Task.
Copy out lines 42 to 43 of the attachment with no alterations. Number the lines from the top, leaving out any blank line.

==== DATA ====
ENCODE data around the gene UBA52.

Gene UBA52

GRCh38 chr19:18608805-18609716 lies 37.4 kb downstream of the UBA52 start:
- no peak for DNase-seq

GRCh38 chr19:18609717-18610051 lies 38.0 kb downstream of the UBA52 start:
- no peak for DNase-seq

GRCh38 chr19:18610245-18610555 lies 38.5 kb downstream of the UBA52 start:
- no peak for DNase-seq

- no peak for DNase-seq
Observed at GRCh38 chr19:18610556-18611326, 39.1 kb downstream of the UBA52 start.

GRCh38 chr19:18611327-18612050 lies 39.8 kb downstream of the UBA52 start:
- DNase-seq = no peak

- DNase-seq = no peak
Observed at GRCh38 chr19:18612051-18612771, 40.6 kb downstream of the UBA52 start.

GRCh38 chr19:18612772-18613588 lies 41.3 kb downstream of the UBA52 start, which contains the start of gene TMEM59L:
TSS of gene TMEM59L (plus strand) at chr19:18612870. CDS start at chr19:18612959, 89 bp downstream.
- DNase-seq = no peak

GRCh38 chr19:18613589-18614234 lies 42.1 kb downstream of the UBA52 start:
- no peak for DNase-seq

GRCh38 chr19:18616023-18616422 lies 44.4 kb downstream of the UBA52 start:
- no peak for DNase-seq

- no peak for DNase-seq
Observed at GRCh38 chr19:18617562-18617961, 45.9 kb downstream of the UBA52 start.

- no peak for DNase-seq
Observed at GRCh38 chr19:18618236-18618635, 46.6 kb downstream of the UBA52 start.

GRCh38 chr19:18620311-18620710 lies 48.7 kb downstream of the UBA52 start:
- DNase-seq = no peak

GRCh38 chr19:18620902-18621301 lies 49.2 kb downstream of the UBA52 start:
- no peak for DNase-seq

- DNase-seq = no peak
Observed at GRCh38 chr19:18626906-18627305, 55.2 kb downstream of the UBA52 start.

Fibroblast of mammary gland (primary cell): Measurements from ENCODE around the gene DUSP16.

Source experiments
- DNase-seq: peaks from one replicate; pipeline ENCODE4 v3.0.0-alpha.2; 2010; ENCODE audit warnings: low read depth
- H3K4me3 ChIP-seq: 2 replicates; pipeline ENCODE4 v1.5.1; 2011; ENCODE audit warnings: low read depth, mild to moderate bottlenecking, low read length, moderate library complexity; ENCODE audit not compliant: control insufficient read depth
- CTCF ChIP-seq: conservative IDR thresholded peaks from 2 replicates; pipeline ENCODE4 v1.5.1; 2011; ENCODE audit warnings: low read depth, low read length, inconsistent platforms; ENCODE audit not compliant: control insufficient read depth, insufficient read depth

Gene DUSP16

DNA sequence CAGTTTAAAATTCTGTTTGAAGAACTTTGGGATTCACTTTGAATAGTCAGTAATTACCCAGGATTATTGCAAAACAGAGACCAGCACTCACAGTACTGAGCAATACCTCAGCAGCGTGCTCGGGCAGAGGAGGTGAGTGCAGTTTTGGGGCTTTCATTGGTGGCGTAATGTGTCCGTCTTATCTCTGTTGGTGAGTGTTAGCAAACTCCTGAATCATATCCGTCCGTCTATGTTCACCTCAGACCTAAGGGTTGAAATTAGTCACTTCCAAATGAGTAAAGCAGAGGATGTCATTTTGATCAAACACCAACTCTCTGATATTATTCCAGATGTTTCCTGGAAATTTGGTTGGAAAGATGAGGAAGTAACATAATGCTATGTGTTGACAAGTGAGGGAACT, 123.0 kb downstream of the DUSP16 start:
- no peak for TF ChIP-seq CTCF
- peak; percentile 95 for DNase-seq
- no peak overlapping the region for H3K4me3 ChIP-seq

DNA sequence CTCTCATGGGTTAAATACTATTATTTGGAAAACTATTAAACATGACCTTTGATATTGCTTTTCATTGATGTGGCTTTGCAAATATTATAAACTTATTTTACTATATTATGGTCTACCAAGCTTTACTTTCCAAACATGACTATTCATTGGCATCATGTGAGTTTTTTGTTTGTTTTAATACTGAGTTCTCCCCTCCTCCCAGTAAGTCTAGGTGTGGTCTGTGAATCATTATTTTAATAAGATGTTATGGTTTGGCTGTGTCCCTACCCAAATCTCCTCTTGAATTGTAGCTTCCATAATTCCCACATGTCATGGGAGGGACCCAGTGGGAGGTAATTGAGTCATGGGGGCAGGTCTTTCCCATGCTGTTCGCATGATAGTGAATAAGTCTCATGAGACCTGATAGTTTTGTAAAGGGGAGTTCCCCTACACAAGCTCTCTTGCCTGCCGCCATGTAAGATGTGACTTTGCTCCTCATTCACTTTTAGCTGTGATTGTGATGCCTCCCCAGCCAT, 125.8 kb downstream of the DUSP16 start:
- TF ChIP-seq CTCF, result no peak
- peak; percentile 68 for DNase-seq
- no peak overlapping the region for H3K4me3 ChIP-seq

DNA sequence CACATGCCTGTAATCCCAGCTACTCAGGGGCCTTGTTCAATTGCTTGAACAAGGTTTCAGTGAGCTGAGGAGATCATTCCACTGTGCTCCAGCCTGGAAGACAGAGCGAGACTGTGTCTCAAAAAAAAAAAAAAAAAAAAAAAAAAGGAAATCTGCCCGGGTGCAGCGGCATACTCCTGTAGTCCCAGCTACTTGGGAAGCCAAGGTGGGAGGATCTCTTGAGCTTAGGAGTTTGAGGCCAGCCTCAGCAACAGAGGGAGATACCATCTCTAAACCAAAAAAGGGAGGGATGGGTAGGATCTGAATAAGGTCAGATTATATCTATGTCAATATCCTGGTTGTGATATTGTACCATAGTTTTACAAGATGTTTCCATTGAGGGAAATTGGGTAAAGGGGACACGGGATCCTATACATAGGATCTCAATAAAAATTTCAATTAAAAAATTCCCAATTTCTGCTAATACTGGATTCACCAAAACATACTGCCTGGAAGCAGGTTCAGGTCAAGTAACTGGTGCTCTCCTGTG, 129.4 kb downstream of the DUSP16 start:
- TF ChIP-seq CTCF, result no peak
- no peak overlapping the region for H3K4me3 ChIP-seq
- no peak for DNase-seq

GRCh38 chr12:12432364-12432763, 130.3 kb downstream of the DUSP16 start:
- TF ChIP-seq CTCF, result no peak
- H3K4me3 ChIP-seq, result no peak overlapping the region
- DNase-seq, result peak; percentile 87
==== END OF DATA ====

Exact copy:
DNA sequence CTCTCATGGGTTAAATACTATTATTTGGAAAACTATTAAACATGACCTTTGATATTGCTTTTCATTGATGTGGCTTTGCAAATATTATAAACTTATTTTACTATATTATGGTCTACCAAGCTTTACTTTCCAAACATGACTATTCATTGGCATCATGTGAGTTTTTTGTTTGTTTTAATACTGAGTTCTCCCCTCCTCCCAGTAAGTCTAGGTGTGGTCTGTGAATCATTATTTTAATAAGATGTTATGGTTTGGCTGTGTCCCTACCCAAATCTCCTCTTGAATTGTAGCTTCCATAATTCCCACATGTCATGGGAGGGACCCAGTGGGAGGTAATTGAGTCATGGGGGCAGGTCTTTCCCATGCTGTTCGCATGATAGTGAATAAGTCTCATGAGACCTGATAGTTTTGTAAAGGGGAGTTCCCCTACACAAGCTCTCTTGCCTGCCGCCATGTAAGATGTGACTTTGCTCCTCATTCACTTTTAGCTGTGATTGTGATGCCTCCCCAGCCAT, 125.8 kb downstream of the DUSP16 start:
- TF ChIP-seq CTCF, result no peak